Like a number of people, Fred Karger wants to be the Republican nominee for president in 2012. It’s safe to say that most, if not all, Republican caucus goers have never heard of Karger. It’s also a safe to assume that Iowa’s conservative caucus goers probably don’t agree with Karger on a number of issues.
At his press conference in Des Moines last week, Karger described himself as, “The most aggressive gay activist in the United States.” He is the founder and director of Californians Against Hate, which led boycotts of companies that supported Proposition 8 in California. He has also targeted the Mormon Church for its involvement in passing Proposition 8.
In the 2008 election cycle, Karger made numerous contributions to Hillary Clinton’s presidential campaign and also donated to Bill Richardson’s campaign. In addition to being a gay rights activists, he also writes a blog on the liberal website, The Huffington Post, where he has attacked the National Organization for Marriage, Mike Huckabee, and the Mormon Church.
It seems a little odd that an openly gay candidate who refuses to talk about anything but gay rights issues would mount much of a campaign here in Iowa. Not only have conservative voters dominated the Republican caucuses in previous years, but more than a half-million Iowans voted to oust three state Supreme Court justices in the last election, in large part, because of their decision in Varnum vs. Brien, which led to gay marriages being allowed in the state of Iowa.
Karger knows that he doesn’t really stand any chance of winning, but he is not really interested in that. His real objective is being included in the upcoming presidential debates. Before you chuckle at the idea of a long shot candidate like Karger being included, it is important to remember that the Des Moines Register included Alan Keyes in its 2007 presidential debate.
The Des Moines Register allowed Alan Keyes to debate the rest of the presidential field in advance of the 2008 Iowa caucuses despite the fact that Keyes didn’t campaign in the state or even indicated to Republican officials in the state that he was a candidate. The Register was scrutinized for allowing Keyes in its debate while it barred Congressman Dennis Kucinich and former Congressman Mike Gravel from its Democratic presidential debate, which occurred a week earlier.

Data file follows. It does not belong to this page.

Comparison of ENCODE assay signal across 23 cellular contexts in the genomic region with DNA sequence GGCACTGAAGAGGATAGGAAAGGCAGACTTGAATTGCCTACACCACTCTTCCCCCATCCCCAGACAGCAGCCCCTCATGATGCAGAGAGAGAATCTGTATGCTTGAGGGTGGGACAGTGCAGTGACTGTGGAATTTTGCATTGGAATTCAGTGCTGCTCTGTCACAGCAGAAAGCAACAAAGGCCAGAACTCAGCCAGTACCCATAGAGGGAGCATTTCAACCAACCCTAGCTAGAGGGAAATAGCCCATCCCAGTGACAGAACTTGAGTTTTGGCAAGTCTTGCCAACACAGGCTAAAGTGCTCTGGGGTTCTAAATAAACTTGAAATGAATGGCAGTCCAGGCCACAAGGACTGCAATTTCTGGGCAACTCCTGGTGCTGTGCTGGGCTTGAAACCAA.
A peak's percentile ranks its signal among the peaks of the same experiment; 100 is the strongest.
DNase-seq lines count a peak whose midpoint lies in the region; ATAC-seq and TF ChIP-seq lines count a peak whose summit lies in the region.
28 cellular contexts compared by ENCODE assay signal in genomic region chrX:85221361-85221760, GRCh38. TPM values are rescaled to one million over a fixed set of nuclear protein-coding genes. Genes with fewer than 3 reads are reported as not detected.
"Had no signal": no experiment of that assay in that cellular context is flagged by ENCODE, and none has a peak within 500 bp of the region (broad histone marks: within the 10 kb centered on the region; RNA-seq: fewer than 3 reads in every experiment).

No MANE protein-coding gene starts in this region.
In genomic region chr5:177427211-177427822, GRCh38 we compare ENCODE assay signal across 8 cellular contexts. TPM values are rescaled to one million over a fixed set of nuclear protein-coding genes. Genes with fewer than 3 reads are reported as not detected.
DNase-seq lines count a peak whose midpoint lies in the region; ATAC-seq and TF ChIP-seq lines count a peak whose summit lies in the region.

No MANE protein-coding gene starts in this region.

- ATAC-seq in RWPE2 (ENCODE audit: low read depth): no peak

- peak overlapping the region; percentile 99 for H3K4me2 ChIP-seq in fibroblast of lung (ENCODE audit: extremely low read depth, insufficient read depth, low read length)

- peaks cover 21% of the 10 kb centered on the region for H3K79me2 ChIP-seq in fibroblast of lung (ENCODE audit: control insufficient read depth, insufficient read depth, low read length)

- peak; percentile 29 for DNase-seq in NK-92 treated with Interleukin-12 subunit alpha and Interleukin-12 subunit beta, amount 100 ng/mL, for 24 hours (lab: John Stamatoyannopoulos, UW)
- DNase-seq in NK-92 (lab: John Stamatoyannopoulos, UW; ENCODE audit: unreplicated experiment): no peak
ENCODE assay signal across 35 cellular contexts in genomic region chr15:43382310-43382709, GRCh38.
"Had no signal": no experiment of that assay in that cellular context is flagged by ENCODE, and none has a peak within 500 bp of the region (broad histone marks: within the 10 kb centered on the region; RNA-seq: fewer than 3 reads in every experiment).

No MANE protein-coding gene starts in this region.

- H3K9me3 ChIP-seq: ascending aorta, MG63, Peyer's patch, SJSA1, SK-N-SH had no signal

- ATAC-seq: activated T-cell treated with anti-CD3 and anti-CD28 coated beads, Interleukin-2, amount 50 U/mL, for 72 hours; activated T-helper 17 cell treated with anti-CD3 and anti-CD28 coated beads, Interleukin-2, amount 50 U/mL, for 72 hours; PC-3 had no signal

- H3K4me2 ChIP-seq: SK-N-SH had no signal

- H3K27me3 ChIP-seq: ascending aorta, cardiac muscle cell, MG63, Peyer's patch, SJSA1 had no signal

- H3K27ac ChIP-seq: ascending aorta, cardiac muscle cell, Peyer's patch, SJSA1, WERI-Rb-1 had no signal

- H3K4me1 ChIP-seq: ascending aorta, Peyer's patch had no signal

The national news media skewered the Register for allowing Keyes into its debate. The Register defended its decision by saying that Keyes had met its criteria of having announced his campaign, established a campaign office in Iowa, employed one full-time campaign staff person, and garnered one percent in the Register’s poll.
Karger is now attempting to follow Keyes’ 2007 strategy as he has already met one of the Register’s conditions by hiring an Iowan to lead his Iowa campaign. Nathan Trealor, Karger’s new Iowa campaign manager, has been involved in Iowa politics for almost a decade. He cut his teeth in Iowa politics on Bob Vander Plaats’ 2002 gubernatorial campaign.
More recently, Treloar has been involved with Project Destiny, a scheme concocted by a handful of large Des Moines companies to increase property taxes. Treloar has also worked for a global warming initiative, and this spring, he ran Mark Rees’ 3rd District Congressional campaign. Rees, who was a registered Democrat before he sought the Republican nomination, ultimately endorsed Democrat Leonard Boswell over Republican Brad Zaun in the general election.
Karger made it abundantly clear, the only reason that he’s running for president is to push his gay agenda. When a reporter asked him about his qualifications, Karger said, “I’m doing it to raise the issue of LGBTQ equality, to set an example. I came up with this idea during my Prop 8 activism a little over two years ago.”
Karger then went on to talk about how his goal is to participate in the debates.
“I’m probably not going to win, but if I can be in those debates, I have a very definite strategy to get in those debates. There were 19 last time . We looked at all 19, who sponsored them, what the criteria was, how to get in those. We looked at people like Alan Keyes, who had to fight his way in [and] who was not an elected official. We looked at the lawyers he used and the strategies that others have used to get in those. If I can achieve that, if I can get in some of those early debates, I will declare victory at that stage.”
The presidential debates that will take place over the next year are serious business. To allow an obscure candidate whose only goal is to advance the gay agenda would be a disservice to primary voters and the other legitimate candidates. There are hundreds of obscure candidates who run for president every cycle. While they have every right to run, it is impossible to allow them all on the debate stage, let alone take them seriously.
Iowa caucus goers deserve a substantive debate about the serious issues that face our nation. Unfortunately, the Des Moines Register proved in 2007 that it incapable of producing a serious debate. Hopefully, the candidates will be more amendable to allowing a national news outlet the opportunity to produce a presidential debate in Iowa.
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